It’s been six weeks now. I try to leave the lights on whenever possible, and that usually ends up being all night since there isn’t anybody left to ask me to turn them off. They all said that I was crazy; they couldn’t live with me and my deranged rituals coupled with my constantly panicked demeanor.
It started across the street. If I was sitting outside, I could see it standing there, staring at me. That’s all that it would do. It was hard to make out the specific details and features that its warped, gray face comprised of. At first, I thought that it was just some neighborhood punk in an old Halloween mask trying to scare me; its cartoonishly large teeth and crooked smile paired with tiny, pupil-less eyes seemed far too cliché for it to be anything other than some bored teenager’s prank.
It stayed out there all day and all night, but nobody else ever seemed to notice. Kids would run right in front of it without hesitating for so much as a second, and people that drove by never stopped or slowed down. I was the only person that could see it staring in through my windows day and night from the other side of the narrow road that separated the houses on the opposite sides of the street.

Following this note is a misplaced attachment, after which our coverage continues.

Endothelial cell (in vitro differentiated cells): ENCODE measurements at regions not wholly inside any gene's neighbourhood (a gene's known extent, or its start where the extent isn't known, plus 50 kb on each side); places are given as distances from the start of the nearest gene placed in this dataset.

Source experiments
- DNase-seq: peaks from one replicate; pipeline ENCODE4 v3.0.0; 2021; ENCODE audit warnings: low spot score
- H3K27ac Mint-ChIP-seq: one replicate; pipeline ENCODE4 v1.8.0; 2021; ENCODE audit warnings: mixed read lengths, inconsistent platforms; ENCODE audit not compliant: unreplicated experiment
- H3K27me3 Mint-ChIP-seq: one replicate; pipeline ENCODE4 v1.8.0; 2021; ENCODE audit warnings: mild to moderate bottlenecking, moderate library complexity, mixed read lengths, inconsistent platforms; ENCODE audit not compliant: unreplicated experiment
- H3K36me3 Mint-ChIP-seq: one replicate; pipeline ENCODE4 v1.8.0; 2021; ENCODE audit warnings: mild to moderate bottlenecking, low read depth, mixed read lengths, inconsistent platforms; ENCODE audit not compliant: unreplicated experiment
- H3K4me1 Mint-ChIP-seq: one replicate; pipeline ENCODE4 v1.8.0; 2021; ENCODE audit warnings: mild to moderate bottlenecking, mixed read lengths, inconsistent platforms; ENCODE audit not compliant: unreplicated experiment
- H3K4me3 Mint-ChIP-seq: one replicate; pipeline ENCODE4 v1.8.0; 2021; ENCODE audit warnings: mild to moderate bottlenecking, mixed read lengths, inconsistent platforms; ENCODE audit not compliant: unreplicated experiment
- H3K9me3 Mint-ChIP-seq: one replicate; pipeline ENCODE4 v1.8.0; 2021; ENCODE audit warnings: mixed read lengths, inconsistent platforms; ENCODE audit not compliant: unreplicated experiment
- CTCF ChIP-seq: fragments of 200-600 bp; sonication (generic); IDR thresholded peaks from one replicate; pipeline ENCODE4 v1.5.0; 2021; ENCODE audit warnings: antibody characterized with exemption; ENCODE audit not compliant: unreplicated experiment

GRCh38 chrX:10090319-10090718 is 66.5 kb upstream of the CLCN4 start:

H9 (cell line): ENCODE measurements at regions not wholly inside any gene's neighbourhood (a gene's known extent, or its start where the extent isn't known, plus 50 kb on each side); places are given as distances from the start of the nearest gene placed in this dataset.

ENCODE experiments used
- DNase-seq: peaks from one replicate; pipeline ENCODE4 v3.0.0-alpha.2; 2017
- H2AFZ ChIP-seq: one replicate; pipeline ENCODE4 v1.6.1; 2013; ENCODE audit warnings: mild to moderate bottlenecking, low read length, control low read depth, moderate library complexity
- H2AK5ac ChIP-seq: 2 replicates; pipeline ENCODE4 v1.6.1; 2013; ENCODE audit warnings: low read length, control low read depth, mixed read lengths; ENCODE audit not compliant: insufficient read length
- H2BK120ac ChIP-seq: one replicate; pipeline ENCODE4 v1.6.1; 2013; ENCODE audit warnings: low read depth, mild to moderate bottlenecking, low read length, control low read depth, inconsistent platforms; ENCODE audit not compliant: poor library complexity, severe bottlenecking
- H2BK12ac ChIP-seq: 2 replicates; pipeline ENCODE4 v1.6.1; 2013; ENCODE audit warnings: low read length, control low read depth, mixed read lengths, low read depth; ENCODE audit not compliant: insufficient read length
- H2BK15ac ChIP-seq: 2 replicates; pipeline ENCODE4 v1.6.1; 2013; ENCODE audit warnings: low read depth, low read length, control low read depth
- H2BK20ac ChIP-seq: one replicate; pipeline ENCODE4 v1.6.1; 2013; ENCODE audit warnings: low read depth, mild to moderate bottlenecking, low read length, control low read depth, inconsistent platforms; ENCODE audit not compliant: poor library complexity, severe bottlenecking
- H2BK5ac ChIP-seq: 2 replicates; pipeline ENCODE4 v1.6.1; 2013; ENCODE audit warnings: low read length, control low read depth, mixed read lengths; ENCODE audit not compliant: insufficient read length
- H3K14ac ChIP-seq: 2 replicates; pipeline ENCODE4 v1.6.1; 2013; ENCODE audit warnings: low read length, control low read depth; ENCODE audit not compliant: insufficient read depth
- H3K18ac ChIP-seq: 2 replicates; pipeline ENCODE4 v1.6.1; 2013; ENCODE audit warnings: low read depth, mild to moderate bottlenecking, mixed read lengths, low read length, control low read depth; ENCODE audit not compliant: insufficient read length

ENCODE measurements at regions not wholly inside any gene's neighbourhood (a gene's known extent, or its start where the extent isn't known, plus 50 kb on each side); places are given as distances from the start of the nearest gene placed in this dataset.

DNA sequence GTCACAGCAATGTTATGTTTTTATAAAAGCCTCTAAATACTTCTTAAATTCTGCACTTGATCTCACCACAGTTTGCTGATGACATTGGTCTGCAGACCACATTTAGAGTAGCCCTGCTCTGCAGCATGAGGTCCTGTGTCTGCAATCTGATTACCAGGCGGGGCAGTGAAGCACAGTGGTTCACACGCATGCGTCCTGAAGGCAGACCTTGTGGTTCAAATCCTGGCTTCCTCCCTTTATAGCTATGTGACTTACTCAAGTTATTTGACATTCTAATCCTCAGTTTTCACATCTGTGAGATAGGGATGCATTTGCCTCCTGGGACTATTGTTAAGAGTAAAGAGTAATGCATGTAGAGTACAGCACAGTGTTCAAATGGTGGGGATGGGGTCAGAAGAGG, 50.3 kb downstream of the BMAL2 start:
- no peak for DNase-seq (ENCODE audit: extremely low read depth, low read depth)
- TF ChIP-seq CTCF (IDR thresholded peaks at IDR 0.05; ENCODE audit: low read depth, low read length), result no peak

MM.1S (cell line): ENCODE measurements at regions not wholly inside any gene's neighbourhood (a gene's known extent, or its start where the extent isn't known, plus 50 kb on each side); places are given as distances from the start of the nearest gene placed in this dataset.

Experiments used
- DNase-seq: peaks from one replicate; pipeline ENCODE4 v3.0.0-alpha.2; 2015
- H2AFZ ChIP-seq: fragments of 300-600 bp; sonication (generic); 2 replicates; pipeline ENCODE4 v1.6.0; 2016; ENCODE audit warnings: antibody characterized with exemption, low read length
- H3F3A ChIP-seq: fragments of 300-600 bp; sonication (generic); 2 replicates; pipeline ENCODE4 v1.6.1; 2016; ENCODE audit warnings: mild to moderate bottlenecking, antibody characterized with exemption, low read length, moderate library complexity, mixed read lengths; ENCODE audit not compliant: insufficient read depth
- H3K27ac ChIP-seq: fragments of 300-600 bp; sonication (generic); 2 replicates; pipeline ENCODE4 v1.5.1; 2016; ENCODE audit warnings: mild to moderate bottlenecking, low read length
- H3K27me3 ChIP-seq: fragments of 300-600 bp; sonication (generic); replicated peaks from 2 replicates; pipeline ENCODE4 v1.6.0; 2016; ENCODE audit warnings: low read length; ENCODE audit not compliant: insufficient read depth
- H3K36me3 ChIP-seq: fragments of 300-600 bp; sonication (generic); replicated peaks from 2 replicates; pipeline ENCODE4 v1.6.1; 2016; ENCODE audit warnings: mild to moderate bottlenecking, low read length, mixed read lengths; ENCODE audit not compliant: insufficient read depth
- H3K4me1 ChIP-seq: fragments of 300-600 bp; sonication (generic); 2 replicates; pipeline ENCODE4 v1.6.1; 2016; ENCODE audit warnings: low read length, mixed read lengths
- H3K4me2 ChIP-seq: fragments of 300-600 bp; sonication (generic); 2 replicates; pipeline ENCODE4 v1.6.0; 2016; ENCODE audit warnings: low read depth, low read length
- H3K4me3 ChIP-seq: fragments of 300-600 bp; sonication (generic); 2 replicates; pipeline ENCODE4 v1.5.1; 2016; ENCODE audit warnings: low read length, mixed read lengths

I started to lose sleep. I spent my nights crouched on the carpet, watching it. It never did anything; it never moved or twitched or so much as blinked from what I could see from the safety of my bedroom. Despite the fact that I- not once in my countless days and nights of observing it- witnessed any sign that this thing was even capable of doing anything, it seemed to get progressively closer every day. I didn’t notice until it had somehow made its way into the middle of the street. Still, not once did anyone stop. Drivers seemed to instead go around it, whether they realized it or not, and continue on their merry way, never looking back.
For a while, it stood outside my bedroom window. I still don’t have a clue as to how it managed to climb up onto my balcony without me noticing, but it was there when I went to put away my freshly dried laundry. That was the first time I really got a good look at it, and I still can’t get the image out of my mind. Every day of my life, I regret approaching that window.
Not only was this thing’s skin gray, but it was dry and cracked, and dark, nearly black blood seeped from fresh wounds surrounding its mouth and scaring its hands. The hot fluid seeped down the creature’s mutilated face and ran into its gaping, smiling maw, staining its already yellowed teeth. Each one was approximately the size of my index finger and came to a point like the end of a needle. These daggers were crammed and twisted into a mouth far too large for its head that appeared to constantly be open. Its jaw was crooked and looked as though it had been broken in several places, but it didn’t seem to notice as it exhaled its hot, sticky breath onto my window.